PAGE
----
„No, the Great Man does not boast himself sincere, far from that; perhaps does not ask himself if he is so: I would say rather, his sincerity does not depend on himself; he cannot help being sincere! The great Fact of Existence is great to him. Fly as he will, he cannot get out of the awful presence of this Reality. His mind is so made; he is great by that, first of all. Fearful and wonderful, real as Life, real as Death, is this Universe to him. Though all men should forget its truth, and walk in a vain show, he cannot. At all moments the Flame-image glares in upon him; undeniable, there, there!—I wish you to take this as my primary definition of a Great Man. A little man may have this, it is competent to all men that God has made: but a Great Man cannot be without it.“
— Thomas Carlyle Scottish philosopher, satirical writer, essayist, historian and teacher 1795 - 1881
1840s, Heroes and Hero-Worship (1840), The Hero as Prophet
„It is impossible to calculate the moral mischief, if I may so express it, that mental lying has produced in society. When a man has so far corrupted and prostituted the chastity of his mind, as to subscribe his professional belief to things he does not believe, he has prepared himself for the commission of every other crime.“
— Thomas Paine, buch The Age of Reason
1790s, The Age of Reason, Part I (1794)
„This is all he says about the most wonderful vision that ever astonished human eyes, a miracle great enough to have stuffed credulity to bursting; and yet all we have is this one, poor, meagre verse.“
— Robert G. Ingersoll Union United States Army officer 1833 - 1899
Kontext: Mark says: “So, then, after the Lord had spoken unto them he was received up into heaven and sat on the right hand of God.” This is all he says about the most wonderful vision that ever astonished human eyes, a miracle great enough to have stuffed credulity to bursting; and yet all we have is this one, poor, meagre verse.
„It is true that the poet does not directly address his neighbors; but he does address a great congress of persons who dwell at the back of his mind, a congress of all those who have taught him and whom he has admired; that constitute his ideal audience and his better self.“
— Richard Wilbur American poet 1921 - 2017
National Book Award Acceptance Speech (1957)
Kontext: It is true that the poet does not directly address his neighbors; but he does address a great congress of persons who dwell at the back of his mind, a congress of all those who have taught him and whom he has admired; that constitute his ideal audience and his better self. To this congress the poet speaks not of peculiar and personal things, but of what in himself is most common, most anonymous, most fundamental, most true of all men. And he speaks not in private grunts and mutterings but in the public language of the dictionary, of literary tradition, and of the street. Writing poetry is talking to oneself; yet it is a mode of talking to oneself in which the self disappears; and the products something that, though it may not be for everybody, is about everybody.
— John Archibald Wheeler American physicist 1911 - 2008
"Albert Einstein" in Biographical Memoirs (1980) Vol. 51, National Academy of Sciences.
— Emmitt Smith American football player and sports broadcaster 1969
Galen Hall — reported in United Press International (October 11, 1987) "Emmitt Smith is a Gator on the loose", Houston Chronicle, p. 5.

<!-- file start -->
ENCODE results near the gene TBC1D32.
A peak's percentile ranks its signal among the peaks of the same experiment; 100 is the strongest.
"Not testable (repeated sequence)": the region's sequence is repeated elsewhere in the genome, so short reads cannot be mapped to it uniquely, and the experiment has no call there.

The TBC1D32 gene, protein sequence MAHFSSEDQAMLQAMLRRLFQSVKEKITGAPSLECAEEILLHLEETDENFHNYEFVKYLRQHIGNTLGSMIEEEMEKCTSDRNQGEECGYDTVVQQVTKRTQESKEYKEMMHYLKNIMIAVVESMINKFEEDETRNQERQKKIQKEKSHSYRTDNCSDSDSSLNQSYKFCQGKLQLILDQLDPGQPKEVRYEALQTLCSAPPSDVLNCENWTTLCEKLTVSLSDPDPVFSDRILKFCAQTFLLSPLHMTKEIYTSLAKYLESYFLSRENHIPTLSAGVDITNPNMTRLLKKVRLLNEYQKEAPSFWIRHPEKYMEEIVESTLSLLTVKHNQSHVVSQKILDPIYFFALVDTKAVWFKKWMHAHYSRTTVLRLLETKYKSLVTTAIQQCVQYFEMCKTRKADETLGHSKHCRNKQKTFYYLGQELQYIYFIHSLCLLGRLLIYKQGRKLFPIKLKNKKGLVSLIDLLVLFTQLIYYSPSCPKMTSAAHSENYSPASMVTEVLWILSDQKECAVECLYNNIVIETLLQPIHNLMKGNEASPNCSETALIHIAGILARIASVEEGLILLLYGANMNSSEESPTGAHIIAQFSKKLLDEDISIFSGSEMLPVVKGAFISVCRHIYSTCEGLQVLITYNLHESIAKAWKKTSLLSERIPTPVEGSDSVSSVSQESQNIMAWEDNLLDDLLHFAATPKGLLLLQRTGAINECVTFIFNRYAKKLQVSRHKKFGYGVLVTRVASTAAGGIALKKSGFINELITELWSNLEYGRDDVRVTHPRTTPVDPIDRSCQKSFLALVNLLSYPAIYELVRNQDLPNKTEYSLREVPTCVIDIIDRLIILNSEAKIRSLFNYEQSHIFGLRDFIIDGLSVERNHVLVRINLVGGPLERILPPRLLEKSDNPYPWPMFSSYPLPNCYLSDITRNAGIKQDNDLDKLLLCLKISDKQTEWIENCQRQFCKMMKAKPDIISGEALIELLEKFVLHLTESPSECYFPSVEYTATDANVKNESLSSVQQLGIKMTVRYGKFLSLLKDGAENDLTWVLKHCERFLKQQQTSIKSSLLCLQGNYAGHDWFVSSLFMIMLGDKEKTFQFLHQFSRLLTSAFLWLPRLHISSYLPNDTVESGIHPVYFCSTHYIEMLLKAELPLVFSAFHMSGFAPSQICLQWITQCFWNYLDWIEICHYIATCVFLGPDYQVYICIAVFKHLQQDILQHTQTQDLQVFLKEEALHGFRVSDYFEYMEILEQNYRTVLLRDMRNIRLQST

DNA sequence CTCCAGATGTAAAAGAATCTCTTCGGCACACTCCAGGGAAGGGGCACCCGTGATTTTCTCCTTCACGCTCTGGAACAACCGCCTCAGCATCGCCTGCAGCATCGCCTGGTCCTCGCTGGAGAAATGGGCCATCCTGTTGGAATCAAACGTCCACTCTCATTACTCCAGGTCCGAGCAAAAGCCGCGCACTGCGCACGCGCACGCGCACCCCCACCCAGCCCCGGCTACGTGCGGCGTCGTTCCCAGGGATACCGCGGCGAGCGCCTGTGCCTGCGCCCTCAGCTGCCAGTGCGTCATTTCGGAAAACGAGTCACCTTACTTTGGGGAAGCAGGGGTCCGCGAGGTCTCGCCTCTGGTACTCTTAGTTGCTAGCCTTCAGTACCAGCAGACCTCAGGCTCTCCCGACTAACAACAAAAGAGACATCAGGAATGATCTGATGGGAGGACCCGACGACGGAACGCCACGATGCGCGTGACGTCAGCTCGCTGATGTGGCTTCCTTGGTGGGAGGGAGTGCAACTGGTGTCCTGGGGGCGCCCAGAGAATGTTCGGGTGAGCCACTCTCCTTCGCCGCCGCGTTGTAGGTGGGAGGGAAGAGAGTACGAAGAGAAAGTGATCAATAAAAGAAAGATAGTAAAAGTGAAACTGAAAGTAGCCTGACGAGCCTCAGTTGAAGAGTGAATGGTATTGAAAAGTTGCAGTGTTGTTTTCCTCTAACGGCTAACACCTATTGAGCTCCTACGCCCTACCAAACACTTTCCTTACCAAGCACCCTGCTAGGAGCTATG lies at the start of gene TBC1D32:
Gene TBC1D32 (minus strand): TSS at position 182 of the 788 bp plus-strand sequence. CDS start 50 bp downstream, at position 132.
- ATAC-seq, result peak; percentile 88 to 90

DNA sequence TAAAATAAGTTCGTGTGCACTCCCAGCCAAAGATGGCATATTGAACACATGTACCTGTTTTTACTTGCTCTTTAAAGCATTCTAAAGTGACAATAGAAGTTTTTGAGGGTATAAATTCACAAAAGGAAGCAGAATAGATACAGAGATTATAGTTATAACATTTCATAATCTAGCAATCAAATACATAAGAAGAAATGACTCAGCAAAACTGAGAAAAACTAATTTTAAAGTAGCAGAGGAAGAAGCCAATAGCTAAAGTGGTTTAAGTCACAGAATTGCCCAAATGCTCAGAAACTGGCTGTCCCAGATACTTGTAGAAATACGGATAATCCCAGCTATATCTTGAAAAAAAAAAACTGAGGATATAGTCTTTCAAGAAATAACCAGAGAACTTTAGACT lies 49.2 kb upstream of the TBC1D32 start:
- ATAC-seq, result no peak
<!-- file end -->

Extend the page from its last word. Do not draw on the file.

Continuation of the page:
„When an Englishman has professed his belief in the supremacy of Shakespeare amongst all poets, he feels himself excused from the general study of literature. He also feels himself excused from the particular study of Shakespeare.“
— Aubrey Beardsley English illustrator and author 1872 - 1898
Table Talk" p. 63
Under the Hill and Other Essays (1904)
— Paul Fort French Poet 1872 - 1960
Preface to Some Imagist Poets, Constable, 1916
„We are now committed to an unqualified art, not illustrating outworn myths or contemporary alibis. One must accept total responsibility for what he executes. And the measure of his greatness will be in the depth of his insight and his courage in realizing his own vision.“
— Clyfford Still American artist 1904 - 1980
Letter to Dorothy Miller February 5, 1952; as quoted in Abstract Expressionism Creators and Critics, edited by Clifford Ross, Abrams Publishers New York 1990, p. 193
„Suffering, my son, is the fount of love. Suffering is the grace, the great grace, which our Father in heaven pours down upon us. For suffering gives men submissive hearts. He that does not suffer thinks that he stands upon a mighty rock which he himself has raised. He does not see his brother; he sees only himself. He believes in no one; he believes only in his own strength. His heart becomes a swamp which swarms with reptiles: pride, obstinacy, and self-love. And when his footstool is rolled away from under him, he sinks, together with all the reptiles, into the depths of hell. But he to whom God has granted suffering shall find his pains like ropes which bind him to his Father in heaven. His heart is awake to feel the pains of his brother in need. He sends afflictions upon you and makes you small on earth that you may be great in heaven.“
— Sholem Asch Polish-American novelist, dramatist, essayist 1880 - 1957
The Nazarene, 1939, p. 512.
— Kurt Vonnegut, buch The Sirens of Titan
Quelle: The Sirens of Titan (1959), Chapter 11 “We Hate Malachi Constant Because...” (p. 259)
„In God's kingdom there is no fighting. He rules over both kingdom of hell and the kingdom of heaven, giving each of His creations what is due to them, but taking no share for Himself. God is One. He proclaims, My religion is to recognize all lives as one’s own life, all religions as one’s own religion, all languages as one’s own language, all vision as one’s own vision. It is in this state that God conducts His kingdom. He has no partialities, no religious differences, and prejudices based on skin color, whether it be black, red, white, or yellow. In His kingdom, there is no fighting.“
— Bawa Muhaiyaddeen Sri Lankan Sufi leader 1900 - 1986
— Clive James Australian author, critic, broadcaster, poet, translator and memoirist 1939 - 2019
Essays and reviews, At the Pillars of Hercules (1979)
„Every living creature is happy when he fulfills his destiny, that is, when he realizes himself, when he is being that which in truth he is. For this reason, Schlegel, inverting the relationship between pleasure and destiny, said, “We have a genius for what we like.” Genius, man’s superlative gift for doing something, always carries a look of supreme pleasure.“
— José Ortega Y Gasset Spanish liberal philosopher and essayist 1883 - 1955
Quelle: What is Philosophy? (1964), pp. 16-17